Comparing sharpness of 16-80 to other lenses

Started 9 months ago | Discussions thread
boogisha Senior Member • Posts: 1,160
Re: Comparing sharpness of 16-80 to other lenses

Iuvenis wrote:

I'm not talking about 'comparing them meaningfully'. I don't know what the point would be.

Hmm, the point being for the comparison to have meaning? Otherwise, any conclusion taken out of a meaningless comparison is, well... meaningless.

How can you compare one and the same lens with itself? Any difference would have to be down to the testing.

No, because it`s not "one and the same lens with itself", but physical lens compared with its theoretical model. Two already (sanely) expected to differ, it`s up to testing methods to stay the same as much as possible in order to showcase differences between the two.

Testing method used for simulation needs to account for all (as many as possible) caveats found in testing of the physical lens itself - or vice versa, physical testing needs to try to stay true to simulation as closely as possible.

This is where I think you're confusing things. The lens didn't perform at all for the Nikon mtf chart - it's just a simulation.

No, as that is my point as well. The important part is that we don`t know all the parameters of the simulation, so comparing it against a physical test outcome and saying the physical one is better is meaningless, as two test methods (simulated vs physical, outputting two MTF charts) might differ a lot, thus direct MTF comparison in purpose of lens performance evaluation has no point.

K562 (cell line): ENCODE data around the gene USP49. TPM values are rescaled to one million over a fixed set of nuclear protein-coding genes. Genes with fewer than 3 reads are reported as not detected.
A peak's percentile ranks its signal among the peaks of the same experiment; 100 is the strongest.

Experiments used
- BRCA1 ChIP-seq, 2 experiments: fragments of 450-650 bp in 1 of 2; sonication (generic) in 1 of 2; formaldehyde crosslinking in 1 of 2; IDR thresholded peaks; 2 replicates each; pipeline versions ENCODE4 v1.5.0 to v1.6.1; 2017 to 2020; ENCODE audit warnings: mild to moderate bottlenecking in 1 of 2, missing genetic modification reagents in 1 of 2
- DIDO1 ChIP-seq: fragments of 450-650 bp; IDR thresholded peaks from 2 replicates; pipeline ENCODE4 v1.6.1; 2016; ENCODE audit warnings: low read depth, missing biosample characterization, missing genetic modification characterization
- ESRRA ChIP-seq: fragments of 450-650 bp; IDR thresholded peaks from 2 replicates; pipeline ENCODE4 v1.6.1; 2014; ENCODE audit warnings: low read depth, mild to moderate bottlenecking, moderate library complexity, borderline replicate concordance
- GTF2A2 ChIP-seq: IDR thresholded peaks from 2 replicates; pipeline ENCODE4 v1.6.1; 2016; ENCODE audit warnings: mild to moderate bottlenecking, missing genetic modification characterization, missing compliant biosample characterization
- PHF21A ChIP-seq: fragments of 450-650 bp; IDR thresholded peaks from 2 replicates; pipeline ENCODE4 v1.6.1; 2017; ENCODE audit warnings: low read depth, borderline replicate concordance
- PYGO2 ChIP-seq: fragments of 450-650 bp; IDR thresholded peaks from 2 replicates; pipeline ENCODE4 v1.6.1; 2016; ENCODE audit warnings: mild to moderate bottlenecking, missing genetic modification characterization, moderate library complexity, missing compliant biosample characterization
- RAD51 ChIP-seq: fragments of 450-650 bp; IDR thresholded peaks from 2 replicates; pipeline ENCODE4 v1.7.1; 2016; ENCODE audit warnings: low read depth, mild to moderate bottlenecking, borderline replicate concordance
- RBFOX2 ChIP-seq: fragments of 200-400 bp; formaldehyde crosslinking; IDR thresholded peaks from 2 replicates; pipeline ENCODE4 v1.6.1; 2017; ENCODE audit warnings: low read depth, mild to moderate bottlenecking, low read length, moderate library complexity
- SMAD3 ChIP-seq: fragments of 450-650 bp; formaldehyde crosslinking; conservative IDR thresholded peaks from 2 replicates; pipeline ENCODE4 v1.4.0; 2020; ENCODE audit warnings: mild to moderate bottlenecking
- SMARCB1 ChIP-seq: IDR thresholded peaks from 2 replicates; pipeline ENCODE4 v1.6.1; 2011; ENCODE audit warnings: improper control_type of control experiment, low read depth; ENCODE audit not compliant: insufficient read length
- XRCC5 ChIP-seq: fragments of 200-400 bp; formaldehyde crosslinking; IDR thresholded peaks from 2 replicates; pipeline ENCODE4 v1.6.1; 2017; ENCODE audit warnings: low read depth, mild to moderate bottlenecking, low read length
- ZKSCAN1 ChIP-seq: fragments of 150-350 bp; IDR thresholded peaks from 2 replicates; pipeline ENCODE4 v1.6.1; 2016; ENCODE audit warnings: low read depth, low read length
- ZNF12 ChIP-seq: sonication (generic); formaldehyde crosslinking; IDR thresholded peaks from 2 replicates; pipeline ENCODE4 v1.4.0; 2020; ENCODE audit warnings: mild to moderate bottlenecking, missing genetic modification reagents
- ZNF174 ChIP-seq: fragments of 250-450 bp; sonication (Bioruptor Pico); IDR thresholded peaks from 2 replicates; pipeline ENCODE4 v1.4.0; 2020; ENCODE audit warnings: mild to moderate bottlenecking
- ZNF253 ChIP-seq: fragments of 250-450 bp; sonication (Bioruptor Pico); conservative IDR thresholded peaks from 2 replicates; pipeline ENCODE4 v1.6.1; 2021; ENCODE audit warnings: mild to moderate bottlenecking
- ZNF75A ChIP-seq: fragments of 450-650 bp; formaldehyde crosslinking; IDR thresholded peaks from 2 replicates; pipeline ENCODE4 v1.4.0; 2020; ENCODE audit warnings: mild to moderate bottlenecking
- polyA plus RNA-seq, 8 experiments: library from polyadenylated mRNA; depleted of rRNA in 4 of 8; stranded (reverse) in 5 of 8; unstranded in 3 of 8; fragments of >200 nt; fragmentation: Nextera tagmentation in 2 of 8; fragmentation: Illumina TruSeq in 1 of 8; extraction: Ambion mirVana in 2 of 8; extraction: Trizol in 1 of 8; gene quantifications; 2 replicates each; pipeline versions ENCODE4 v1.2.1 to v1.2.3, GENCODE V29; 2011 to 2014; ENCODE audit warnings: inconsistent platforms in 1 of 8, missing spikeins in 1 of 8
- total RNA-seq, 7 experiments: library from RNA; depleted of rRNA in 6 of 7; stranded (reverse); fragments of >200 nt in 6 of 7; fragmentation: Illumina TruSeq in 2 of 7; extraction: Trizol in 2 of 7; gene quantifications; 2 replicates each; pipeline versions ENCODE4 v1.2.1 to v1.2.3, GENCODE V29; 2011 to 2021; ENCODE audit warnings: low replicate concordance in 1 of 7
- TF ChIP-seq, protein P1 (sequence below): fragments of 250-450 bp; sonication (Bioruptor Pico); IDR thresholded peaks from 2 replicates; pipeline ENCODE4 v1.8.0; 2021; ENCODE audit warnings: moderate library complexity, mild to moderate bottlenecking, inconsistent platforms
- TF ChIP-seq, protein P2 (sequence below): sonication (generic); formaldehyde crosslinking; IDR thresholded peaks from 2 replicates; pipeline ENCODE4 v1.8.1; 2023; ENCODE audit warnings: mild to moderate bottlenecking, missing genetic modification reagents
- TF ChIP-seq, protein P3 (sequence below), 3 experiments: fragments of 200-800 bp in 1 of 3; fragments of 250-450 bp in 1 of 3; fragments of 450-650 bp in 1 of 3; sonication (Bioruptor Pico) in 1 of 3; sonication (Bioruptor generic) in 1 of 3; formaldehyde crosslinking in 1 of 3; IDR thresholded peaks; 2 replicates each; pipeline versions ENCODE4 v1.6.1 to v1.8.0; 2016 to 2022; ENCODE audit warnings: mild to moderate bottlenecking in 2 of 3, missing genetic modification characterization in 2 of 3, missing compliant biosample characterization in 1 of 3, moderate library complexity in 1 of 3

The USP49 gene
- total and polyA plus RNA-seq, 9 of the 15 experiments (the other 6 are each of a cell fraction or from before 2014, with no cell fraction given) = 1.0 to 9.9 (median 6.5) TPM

, it might just be a measuring method difference (which we are not aware of).

No, it must be a measuring method difference, since the lens is the same.

Nope, as we agreed above, in case of simulated MTF there is no lens at all. So in order to be able to compare simulated vs real life lens performance, simulated vs real testing methods needs to be the same - which is not in case of Nikon (Canon, Fuji...) vs Lens Rentals you mentioned, as manufacturers don`t disclose their simulation method parameters.

But, I`m a bit confused now - first, you said that comparing Lens Rentals` (physical) MTF against Nikon`s (theoretical) MTF can be used to show that lens real-life MTF can be, in fact, better than expected (simulated), but now you claim that any difference between simulated vs physically measured MTFs would come down to measuring method difference...? Could you pick one, please?

If your _only_ point is that physically measured MTF can look better than simulated MTF, even if only due to different methods used for measuring (discrepancy between physical setup and simulated setup), then I agree, but that tells us nothing about simulated vs real-life _lens_ performance - which is what we are all interested in here instead.

And for that, we`d need simulated and measured MTFs to be produced using the same (simulated vs physical) testing setup and measuring methods. In all the other cases, MFT producing approaches being different, this:

luvenis wrote:

You can compare Lens Rentals' mtf chart of the Nikon 70-200 and Nikon's theoretical mtf chart for the 70-200 and say that the Lens Rentals chart is better.

Given they are for the same lens, you can then say that theoretically modelled mtf, which is what most manufacturers use, is not necessarily higher than real-world mtf. It could be lower (and in the case I gave, it is).

... does not stand in terms of comparing/evaluating/expecting lens performance.

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